Norton was an obvious partner, James says, because Humana had worked with the health system to develop quality reporting before the partners' accountable care efforts.
Preparations began well before shared savings became public policy under the 2010 Patient Protection and Affordable Care Act.
Months before the Affordable Care Act became law, officials met for the first time to discuss shared savings between Humana and Norton. In February 2010, the insurer and health system began weekly meetings. By June 2010, the Kentucky accountable care group finalized the method to identify patients included in the experiment. The partners signed an agreement in August that year.
Dartmouth and Brookings supplied initial quality measures, the formula to calculate potential savings and a method for identifying patients included in the pilot. Such details have proved contentious in draft regulations for Medicare accountable care. Nonetheless, the templates deliberately left many elements for Norton and Humana officials to settle.
Each test location was allowed to decide how to award incentive payments and divvy up bonuses—or potential losses, known among policymakers as “financial risk.” For example, HealthCare Partners agreed to financial risk for some quality measures and Monarch agreed to some partial capitation, which requires doctors to absorb losses if treatment costs more than the negotiated capitated, or lump sum, payment.
Hester says such flexibility is critical because the marketplace and relationships between health systems, doctors and commercial insurers vary across the U.S.
Norton and Humana agreed to share savings beyond an initial 2% reduction in costs for patients included in the pilot. Hospitals and doctors would receive 40% of any savings under the arrangement and 60% would be returned to Norton and Humana for workers' healthcare costs. Norton won't be liable for losses should healthcare costs accelerate instead of slow.
Patients enrolled in the accountable care pilot can continue to seek care outside of Norton, and employee benefit plans do not include incentives for patients to remain within the ACO, James says. Instead, Norton providers will compete on cost, quality and patient satisfaction, which the accountable care effort seeks to improve, he says. “An ACO is not an HMO,” James says.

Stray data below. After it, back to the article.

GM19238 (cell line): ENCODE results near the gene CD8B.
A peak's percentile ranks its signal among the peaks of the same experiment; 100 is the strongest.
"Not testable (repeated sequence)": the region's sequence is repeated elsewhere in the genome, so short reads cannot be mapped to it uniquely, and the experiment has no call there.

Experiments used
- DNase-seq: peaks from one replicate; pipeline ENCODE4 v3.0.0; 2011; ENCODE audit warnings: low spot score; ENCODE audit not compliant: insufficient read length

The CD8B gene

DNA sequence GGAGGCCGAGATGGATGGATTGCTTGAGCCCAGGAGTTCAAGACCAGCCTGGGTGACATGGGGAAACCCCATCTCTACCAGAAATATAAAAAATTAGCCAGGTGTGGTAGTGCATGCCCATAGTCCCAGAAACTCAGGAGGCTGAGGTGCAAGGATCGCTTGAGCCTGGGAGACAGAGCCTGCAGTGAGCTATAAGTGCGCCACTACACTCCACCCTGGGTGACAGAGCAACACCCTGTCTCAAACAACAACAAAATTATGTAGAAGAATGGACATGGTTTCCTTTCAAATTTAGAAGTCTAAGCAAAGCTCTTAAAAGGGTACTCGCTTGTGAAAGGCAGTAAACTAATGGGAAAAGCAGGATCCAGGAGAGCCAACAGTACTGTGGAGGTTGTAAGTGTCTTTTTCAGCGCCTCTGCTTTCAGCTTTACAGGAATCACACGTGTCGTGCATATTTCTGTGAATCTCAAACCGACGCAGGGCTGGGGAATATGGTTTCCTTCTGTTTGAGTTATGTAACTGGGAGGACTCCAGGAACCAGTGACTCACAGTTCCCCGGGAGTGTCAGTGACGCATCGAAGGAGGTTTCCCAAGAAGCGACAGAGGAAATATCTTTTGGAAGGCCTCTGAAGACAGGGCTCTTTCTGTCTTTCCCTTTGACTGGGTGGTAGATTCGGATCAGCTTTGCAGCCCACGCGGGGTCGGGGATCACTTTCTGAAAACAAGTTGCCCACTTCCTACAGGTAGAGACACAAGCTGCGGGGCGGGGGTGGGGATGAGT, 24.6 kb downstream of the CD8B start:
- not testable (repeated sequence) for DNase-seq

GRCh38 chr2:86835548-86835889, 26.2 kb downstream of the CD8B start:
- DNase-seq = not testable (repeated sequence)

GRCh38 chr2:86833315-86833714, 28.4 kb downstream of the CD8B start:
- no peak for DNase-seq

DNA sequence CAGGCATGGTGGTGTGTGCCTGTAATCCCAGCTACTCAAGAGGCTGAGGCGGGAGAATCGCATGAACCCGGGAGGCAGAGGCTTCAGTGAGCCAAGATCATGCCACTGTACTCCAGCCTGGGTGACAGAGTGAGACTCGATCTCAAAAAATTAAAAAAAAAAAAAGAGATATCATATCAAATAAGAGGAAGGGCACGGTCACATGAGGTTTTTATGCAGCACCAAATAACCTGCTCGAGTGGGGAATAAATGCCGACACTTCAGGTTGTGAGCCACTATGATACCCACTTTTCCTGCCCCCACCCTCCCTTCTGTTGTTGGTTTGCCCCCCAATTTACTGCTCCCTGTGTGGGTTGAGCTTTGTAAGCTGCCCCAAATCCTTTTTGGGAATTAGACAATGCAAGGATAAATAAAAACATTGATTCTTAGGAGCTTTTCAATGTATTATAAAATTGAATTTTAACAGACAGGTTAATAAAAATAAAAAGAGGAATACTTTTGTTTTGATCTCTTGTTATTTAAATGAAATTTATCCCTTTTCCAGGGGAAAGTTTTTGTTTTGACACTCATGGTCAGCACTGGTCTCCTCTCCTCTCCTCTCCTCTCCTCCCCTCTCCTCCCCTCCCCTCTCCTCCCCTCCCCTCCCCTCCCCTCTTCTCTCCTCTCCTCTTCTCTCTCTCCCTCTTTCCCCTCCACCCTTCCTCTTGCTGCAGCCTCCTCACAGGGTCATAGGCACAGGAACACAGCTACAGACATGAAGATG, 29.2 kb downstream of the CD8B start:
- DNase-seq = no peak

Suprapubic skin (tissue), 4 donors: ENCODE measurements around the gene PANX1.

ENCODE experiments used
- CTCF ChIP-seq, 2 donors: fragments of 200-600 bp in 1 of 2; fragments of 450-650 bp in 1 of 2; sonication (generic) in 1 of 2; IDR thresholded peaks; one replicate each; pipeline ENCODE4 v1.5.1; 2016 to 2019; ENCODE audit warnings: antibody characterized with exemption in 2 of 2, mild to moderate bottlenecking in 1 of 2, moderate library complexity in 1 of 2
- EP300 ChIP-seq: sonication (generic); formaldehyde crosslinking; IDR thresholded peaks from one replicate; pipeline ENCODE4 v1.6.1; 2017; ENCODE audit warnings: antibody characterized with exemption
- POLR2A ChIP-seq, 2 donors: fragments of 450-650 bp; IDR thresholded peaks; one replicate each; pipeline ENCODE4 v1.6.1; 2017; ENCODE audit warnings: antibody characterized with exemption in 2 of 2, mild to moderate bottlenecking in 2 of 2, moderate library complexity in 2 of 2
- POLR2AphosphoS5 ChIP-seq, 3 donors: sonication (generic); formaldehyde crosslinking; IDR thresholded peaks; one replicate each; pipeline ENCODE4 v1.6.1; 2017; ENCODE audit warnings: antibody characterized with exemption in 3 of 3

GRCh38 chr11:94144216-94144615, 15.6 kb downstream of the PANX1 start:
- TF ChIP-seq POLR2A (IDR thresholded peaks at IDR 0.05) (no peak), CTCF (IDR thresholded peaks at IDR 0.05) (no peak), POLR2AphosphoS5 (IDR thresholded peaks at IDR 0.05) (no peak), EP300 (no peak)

More quality measures will be added to the accountable care pilot during the second year, which began in July, Hester says, although the Dartmouth and Brookings policy experts won't select them. Norton and Humana will identify measures where the partners see an opportunity for improvement. Second-year efforts will also target health spending growth, he says.
James says the partners will share first-year results with area employers in an effort to recruit more patients into the pilot.
For Norton, work to develop and operate the private-market ACO helped as the health system completed the Center for Medicare and Medicaid Innovation application to test various ACO models, Hester says. The CMS declined to say how many applied for the Innovation Center experiment—the plans are known as Pioneer ACOs—which policy-makers proposed as an alternative to more-restrictive plans for accountable care under draft Medicare rules. Congress outlined criteria for Medicare accountable care in the 2010 health reform law, but allowed for further experiments under the Innovation Center.
Norton gained experience identifying ACO patients and transferring data during the Dartmouth-Brookings pilot that proved useful for its Innovation Center application, Hester says. But the Medicare pilot will also present new challenges, including patients who are older than commercially insured patients. For example, that could mean more congestive heart failure patients, a condition more common among the elderly. Providers would need to develop new interventions for heart failure patients. Meanwhile, diabetes is more common among commercially insured patients.
Hester says Norton officials won't rule out other proposed reform models and must settle unanswered questions before committing as an accountable care Pioneer. Ultimately, that did not prevent Norton from applying to participate. It's unclear where health reform is going, Hester says. “Being involved in the process is better than waiting.”